The Mars Venus Coaching Workshop: Children are From Heaven, tells us that children are a gift. But with school letting out for summer in just a matter of weeks, some parents might beg to differ. Do you ever feel overwhelmed by all the time you are responsible for filling with fun, structure, and learning opportunities for your kids? Even though summer is a fun time for the beach, pool, and family vacations—as parents we also have to make sure our stress levels stay low so we can keep our cool with our kids. In order to raise healthy and cooperative children and teens sometimes it’s helpful to revisit our parenting skills. The following ideas are adapted from Dr. John Gray’s book, Children Are from Heaven: Positive Parenting Skills for Raising Cooperative, Confident, and Compassionate Children.
If we want our children to be able to survive, thrive, and compete in today’s world, we need to prepare our children by using the most effective and modern approaches to parenting. Positive parenting may or may not be something your parents did when they were raising you. As a parent you do this by doing the following five skills in the left-hand column entitled, “do” on a daily basis. The more you are able to interact with your children using these skills, the more your kids will be thoughtful, respectful, conscientious people.
2. Listen and nurture
3. Offer rewards
4. Command or assert leadership
5. Give time-outs to maintain control when
2. Fix it
3. Punish or shame
4. Demand, yell, become emotional
5. Spank or hit emotions overwhelm
This article focuses on how you can improve communication and minimize resistance by concentrating on the first two skills: asking and nurturing so you can inspire your kids to cooperate. When summer begins, and the kids are at home—a whole host of chores crop up just due to extra traffic in your home. Accidents, spills, and breaks happen when little feet are under foot (even if they’re your teenage son’s size 10 feet!). Negotiation skills start during the toddler years, and they continue into adulthood.
For the first skill, asking, phrase your requests in a way that will minimize resistance. When you make requests use “will you” and “would you” rather than “can you” and “could you” (particularly with boys) (and men!) . Why? Well, when you use the phrase “Would you please clean up this mess?” you are making a direct request that requires a thought process of “hmm, will I or won’t I”. However, when you say “Can you clean up this mess?” you are actually, technically asking a question about someone’s competence to do the task.
For the second skill, nurturing, remember different children need to be nurtured in different ways depending on their temperament. Sensitive children need to be listened to and understood. Active children need preparation and structure to do well. Responsive children need distraction and direction to be cooperative. And receptive children need ritual and rhythm to bring out their best selves.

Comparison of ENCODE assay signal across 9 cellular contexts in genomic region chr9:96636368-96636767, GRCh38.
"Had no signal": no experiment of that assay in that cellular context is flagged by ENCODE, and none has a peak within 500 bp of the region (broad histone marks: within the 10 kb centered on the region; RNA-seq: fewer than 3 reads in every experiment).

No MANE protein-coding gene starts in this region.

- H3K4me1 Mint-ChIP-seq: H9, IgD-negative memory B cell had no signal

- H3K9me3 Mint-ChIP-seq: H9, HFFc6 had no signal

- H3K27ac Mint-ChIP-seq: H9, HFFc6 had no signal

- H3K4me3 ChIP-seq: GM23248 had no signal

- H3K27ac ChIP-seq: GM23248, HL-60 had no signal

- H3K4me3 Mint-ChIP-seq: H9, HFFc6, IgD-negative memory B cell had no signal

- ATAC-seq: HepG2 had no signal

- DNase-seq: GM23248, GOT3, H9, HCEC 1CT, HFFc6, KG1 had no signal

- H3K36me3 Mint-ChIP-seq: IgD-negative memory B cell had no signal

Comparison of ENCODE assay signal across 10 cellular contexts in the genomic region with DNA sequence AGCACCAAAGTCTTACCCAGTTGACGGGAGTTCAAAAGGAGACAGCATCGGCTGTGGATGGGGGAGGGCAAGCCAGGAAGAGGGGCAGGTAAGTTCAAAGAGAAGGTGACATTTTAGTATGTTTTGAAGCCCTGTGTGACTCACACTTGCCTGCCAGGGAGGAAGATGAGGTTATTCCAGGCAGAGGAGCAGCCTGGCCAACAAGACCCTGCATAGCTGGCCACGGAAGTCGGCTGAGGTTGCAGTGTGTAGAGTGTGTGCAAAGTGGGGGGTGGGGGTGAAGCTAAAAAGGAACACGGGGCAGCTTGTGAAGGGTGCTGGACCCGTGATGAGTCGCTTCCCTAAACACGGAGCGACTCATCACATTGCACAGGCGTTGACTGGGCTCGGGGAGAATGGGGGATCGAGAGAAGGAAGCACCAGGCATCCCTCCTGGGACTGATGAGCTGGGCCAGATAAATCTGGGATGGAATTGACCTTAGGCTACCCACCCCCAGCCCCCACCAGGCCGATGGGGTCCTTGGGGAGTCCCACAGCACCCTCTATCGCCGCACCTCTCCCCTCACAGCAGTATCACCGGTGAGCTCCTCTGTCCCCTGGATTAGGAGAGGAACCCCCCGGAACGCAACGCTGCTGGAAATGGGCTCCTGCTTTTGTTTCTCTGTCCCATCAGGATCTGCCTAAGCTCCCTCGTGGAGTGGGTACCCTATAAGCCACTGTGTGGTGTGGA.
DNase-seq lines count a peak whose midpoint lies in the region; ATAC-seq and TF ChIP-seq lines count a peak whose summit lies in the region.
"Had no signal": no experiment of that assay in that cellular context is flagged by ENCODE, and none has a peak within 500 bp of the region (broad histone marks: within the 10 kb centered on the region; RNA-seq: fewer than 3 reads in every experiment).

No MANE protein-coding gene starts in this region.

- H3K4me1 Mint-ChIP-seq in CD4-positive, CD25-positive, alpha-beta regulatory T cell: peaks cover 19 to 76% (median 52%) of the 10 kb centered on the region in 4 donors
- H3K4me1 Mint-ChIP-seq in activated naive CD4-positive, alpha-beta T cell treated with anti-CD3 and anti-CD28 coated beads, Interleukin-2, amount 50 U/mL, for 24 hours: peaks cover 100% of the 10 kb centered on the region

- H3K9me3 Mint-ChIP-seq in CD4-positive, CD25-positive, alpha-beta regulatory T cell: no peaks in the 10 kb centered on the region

Improve Communication & Minimize Resistance
Children typically resist for one of two reasons. Either:
1. Children don’t feel heard or seen, or
2. They are not getting what they need or want.
You minimize a child’s resistance by doing two things:
1. Consistently setting boundaries.
Expect there to be challenges—this is not undermining your authority, they are just learning and testing the parameters you are setting. Life is dynamic, so while rules may change based on the circumstances, your boundaries change in regards to their developmental level.
2. Listening and asking questions to draw out feelings.
If we have trouble controlling our own emotions, just think how much harder it is for your children to even identify what emotions they are feeling. Childhood is a time for exploration, and part of this is helping your children find words and explanations for their feelings so they can learn to use them constructively.
Parents can minimize resistance by validating their child’s emotions of anger, sadness, or fear in a calm, warm way. You can also reaffirm boundaries and redirect attention when you find your child resisting your requests. Teaching delayed gratification also helps children understand that their needs are heard, but you also teach patience and consequences as you help them reason through why now you aren’t able to fulfill their need, but you can if they do such and such first.
The easiest way to inspire cooperation is to ask instead of order or demand. Remember you do this by using: would/will you, instead of could/can you. The more direct you are in asking for help, the easier it is for a child to make a yes or no decision. When you eliminate rhetorical questions, and give up explanations and lectures you are able to meet them at their reasoning level according to their age. Getting down and talking to kids at their eye level, also let’s kids know that what they have to say is important too. And, remember don’t use feelings to manipulate, because this is not a behavior you’d like your kids to use on others when not in your presence. The magic word is “let’s.”
If you’re interested in learning more about positive parenting, you can find Mars Venus coaches in your local area, and inquire when they’re next Children Are From Heaven will be presented so you can ask questions and take part in group exercises. Or, if time’s a constraint, you can do the eWorkshop version, which let’s you learn the material from the comfort of your own home and on your own time! Remember consistency is key.